Smears and fears: Nigeria presidential campaign gets personal
WHEN Kofi Annan, the former UN secretary-general, was in Abuja last week, he urged all presidential candidates and parties to rise above the personal and debate the issues that matter.
But the message appears to have gone unheeded, with fresh attacks from the ruling Peoples Democratic Party (PDP) against Muhammadu Buhari, from the main opposition All Progressives Congress (APC).
Buhari, who hails from the Muslim-majority north, has previously been accused of being an Islamic extremist, of failing to finish high school and alleged monumental fraud.
On Sunday, President Goodluck Jonathan’s campaign chief, Femi Fani-Kayode, added another claim, publicly mentioning “rumours” that the 72-year-old was “mortally ill” from prostate cancer.
“We are therefore constrained to urge him to prove to the Nigerian people that he really is as ‘fit as a fiddle’… by taking a brisk walk or even jogging around the perimeter of the stadium before any of his rallies,” he said in a statement.
“If he can do that, it will go a long way to allay the fears of many.”
Raising fears about the health of a man who could become president recalls the presidency of Umaru Yar’Adua, who died in office in 2010 from a kidney related ailment.
He was believed to have had health issues even before he assumed office in 2007 but were never disclosed.
Buhari, a former military ruler, said the claim smacked of desperation on the part of the ruling party, with the February 14 vote widely predicted to go down to the wire.
“How they got the impression that I was sick I don’t know,” he told a news conference on Sunday, revealing that the only health issue he had was a cold.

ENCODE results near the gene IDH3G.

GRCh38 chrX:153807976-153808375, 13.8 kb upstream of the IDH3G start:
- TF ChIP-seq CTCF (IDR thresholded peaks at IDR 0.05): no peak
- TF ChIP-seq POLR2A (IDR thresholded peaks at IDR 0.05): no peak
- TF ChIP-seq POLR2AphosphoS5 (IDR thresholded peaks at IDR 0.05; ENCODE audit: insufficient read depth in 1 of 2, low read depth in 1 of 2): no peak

Instead, he said the medical document said to back up the PDP claims was forged and was designed to avoid the main issues in the election, including widespread corruption at the highest level.
Buhari has come under personal attack in part because of his time in the military, which saw him seize power from a democratically elected government in a coup in December 1983.
For the PDP, a leopard can’t change his spots and the party has been whipping up the politics of fear, harking back to the days of the former army general’s crackdown on corruption and indiscipline.
“No matter how many pretty robes you wear, once a tyrant, always a tyrant,” one PDP newspaper advertisement ran on Monday, over photos of Buhari in uniform, a dinner jacket and ethnic attire.
Others evoked the jailing of political opponents or his muzzling of the media during his 20 months in power.
Whether the tactic pays off for the PDP will only be seen when the results come in, with no independent polling currently available to assess voting intentions.
But for politics watchers, the standard of the campaign is a worrying development, arguing that it does little to help enhance already shaky confidence in the country’s leaders.
“I think it has a negative impact on the political process and citizens aren’t able to see the quality of people running for election,” said Clement Nwankwo, director of the Policy and Legal Advisory Centre, a pro-democracy group.
“What they see is personal attacks, falsehoods, concocted stories and political smearing… that has not elevated the debate,” he told AFP.
For Nwankwo, the APC has fallen into a PDP trap by responding to the claims instead of rebutting the allegations by continually questioning the government’s achievements.
Dapo Thomas, a politics lecturer at the Lagos State University, called it a “gutter campaign” borne out of fear in the PDP that it could lose power for the first time in 16 years.
The electorate may be able to see through it, he suggested, particularly as some of the issues had not been raised on the three previous occasions that Buhari stood for the presidency.
“They (the PDP) have seen the writing on the wall,” he added.
• Courtesy: AFP News.
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